Op-ed: Democracy, technology, and the new coronavirus

COVID-19 has the potential to be malware for democracy. Becoming aware of those realities will help us better protect the system.

@DFRLab
@DFRLab
Apr 9, 2020 · 7 min read
A man crosses a nearly empty 5th Avenue in midtown Manhattan during the outbreak of the coronavirus disease (COVID-19) in New York City, March 25, 2020. (Source: REUTERS/Mike Segar)

Over the course of 100 days, the world has plunged into a new reality that could have great implications for governance. As the pandemic continues, elections will happen, dictatorships and democracies will struggle and some will fail, all accelerated by a dynamic we never anticipated. The last great wave of transformation of governance was technology. We’ve moved from the United States building the world’s most powerful weapon to China racing for AI dominance. We built that reality, and now, nature is striking back. How will the dynamic of technology and democracy be transformed by the new coronavirus?

Certainly, it’s too soon for after-action reports, but some realities are coming into focus. The implications of technology on democratic systems in the wake of COVID-19 are far greater than temporarily moving situation rooms to chat rooms. We aren’t simply turning off the world and turning it back on again. COVID-19 has the potential to be malware for democracy. Becoming aware of those realities will help us better protect the system.

Over the years, governments have worked to scale their digital capabilities. Institutions traditionally value slow processes and closed doors, so social media channels were started for the “cool” factor rather than a willingness to embrace engagement with citizens and transparency of actions. Governments comfortable in the digital space are the exception, not the rule. Digital teams remain small in most ministries around the world, often treated as an afterthought rather than integrated into the policy process as the “spokespeople with a keyboard” that they are.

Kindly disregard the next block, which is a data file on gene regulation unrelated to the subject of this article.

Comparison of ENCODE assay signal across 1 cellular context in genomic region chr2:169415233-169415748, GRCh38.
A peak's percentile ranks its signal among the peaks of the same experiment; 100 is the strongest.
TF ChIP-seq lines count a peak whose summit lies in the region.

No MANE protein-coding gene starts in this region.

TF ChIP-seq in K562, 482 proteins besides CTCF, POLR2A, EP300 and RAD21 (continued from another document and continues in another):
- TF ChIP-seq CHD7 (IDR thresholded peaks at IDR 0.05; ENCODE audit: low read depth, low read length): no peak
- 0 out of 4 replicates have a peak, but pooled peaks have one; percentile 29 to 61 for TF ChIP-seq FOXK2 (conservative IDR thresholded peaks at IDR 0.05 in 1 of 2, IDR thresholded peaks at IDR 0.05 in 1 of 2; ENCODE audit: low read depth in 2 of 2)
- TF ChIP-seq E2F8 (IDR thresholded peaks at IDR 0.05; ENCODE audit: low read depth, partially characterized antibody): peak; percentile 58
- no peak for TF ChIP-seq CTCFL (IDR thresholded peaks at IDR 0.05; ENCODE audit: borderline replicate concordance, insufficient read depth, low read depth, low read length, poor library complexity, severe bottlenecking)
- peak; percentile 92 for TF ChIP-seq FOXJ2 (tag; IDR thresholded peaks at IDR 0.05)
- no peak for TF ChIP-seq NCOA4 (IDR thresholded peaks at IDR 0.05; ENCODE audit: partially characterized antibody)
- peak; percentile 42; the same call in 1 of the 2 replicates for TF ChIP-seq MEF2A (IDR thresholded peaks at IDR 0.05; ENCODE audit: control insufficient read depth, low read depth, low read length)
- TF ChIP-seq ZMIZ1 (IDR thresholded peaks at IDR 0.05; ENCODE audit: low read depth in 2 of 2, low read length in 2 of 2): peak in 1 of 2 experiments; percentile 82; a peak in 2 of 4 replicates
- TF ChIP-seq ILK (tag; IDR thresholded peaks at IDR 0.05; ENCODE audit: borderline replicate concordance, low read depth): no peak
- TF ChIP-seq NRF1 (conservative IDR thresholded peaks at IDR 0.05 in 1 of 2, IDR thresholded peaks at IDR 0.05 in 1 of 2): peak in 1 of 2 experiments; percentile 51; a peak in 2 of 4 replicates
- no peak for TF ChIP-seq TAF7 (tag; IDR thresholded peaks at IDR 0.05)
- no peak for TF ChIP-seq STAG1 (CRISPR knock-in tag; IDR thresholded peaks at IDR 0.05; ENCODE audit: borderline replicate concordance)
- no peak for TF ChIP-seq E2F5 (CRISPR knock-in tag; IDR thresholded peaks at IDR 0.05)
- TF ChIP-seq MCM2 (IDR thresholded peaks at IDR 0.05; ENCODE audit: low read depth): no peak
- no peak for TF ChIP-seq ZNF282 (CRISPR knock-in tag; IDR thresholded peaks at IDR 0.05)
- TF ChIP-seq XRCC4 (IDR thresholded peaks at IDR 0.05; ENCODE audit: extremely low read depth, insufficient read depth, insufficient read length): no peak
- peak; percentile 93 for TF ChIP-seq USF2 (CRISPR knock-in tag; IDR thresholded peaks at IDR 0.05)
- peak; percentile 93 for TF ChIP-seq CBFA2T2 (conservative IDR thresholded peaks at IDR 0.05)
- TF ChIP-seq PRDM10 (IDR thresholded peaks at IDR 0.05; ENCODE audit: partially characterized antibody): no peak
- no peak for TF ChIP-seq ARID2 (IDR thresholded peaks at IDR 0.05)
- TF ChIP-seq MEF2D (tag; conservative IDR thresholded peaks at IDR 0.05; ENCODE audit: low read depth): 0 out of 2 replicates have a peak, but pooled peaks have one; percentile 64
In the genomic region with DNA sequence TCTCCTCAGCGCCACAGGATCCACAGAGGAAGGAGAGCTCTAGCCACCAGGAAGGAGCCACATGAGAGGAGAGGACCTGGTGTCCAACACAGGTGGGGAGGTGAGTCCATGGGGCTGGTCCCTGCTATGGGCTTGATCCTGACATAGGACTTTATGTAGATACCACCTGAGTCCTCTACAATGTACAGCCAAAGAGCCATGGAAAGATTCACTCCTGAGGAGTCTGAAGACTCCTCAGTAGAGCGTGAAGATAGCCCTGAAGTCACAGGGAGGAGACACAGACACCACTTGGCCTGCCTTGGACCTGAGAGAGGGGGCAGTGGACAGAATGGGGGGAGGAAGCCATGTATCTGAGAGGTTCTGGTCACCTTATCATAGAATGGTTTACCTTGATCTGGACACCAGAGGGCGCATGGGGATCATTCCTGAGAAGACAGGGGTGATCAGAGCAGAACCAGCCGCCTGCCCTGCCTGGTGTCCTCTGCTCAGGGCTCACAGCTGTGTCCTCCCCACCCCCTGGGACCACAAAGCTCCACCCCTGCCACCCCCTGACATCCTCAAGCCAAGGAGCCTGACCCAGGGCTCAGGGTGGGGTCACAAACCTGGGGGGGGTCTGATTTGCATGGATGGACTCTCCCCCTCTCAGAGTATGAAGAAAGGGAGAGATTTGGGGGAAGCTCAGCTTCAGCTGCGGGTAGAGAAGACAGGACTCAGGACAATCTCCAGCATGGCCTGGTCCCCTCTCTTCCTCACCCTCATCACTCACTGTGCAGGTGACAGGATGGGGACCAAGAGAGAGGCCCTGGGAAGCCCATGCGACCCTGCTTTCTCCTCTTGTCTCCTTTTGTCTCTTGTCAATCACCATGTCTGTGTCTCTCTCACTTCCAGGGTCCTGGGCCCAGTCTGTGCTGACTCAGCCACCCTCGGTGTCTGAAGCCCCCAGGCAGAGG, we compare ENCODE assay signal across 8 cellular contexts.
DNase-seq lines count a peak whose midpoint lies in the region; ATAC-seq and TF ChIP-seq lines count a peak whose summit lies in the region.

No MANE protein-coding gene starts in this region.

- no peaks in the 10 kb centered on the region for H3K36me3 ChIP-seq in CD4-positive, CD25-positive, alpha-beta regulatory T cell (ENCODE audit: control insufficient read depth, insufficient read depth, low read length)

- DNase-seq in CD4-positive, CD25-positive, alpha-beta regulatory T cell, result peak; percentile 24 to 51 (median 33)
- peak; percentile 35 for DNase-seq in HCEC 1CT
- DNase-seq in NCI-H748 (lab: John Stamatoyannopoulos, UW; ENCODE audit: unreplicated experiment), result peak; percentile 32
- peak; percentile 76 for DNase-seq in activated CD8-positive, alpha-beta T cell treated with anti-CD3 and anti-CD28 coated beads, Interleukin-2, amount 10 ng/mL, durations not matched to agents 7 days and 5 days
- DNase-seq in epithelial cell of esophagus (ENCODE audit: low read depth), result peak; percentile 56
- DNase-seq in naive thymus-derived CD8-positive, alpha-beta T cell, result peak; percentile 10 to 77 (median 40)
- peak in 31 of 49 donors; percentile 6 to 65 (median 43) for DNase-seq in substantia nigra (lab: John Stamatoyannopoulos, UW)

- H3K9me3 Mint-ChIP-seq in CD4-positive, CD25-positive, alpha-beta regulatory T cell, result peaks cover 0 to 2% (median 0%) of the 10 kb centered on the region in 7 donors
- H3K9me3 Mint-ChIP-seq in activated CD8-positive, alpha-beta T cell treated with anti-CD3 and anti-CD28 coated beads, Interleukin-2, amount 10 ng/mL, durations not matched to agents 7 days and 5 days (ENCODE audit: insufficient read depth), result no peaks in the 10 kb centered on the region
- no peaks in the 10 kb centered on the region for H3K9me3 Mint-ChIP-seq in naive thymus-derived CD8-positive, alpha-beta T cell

COVID-19 has changed that. Now these teams are working around the clock and the information they are sharing is saving lives. The innovative tools governments have been loathe to use are now quite literally keeping parliaments and cabinets together. The political leaders slow to adopt digital tools now engage in regular dialogue with constituents because it’s their only choice. Now that these tools have become the norm, there’s no going back. Governments will need to consider how they sustain this online dialogue. The expectation of virtual access to our leaders will and should remain long after COVID-19.

Time locked in our homes is spent reinforcing our existing networks with family, friends and information. The lack of in-person exposure to different people and ideas limits our perspective just as we’re spending an increased amount of time in online filter bubbles. Our existing relationships and beliefs are amplified on platforms that have already succumbed to implicit bias. Racism, gender discrimination, and ethnic attacks existed before coronavirus; with new fears and uncertainty, they will be amplified. The truth we choose to see during our self-isolation is quite literally the one we have created for ourselves, offering misinformation and disinformation the opportunity to take root and grow as we do simple things like looking for miracle drugs to keep us alive. Many of those previously digitally disconnected will get online looking for connection, and in addition to seeing their friends and families, will become new targets for conspiracy theories and malicious content designed to disorient them.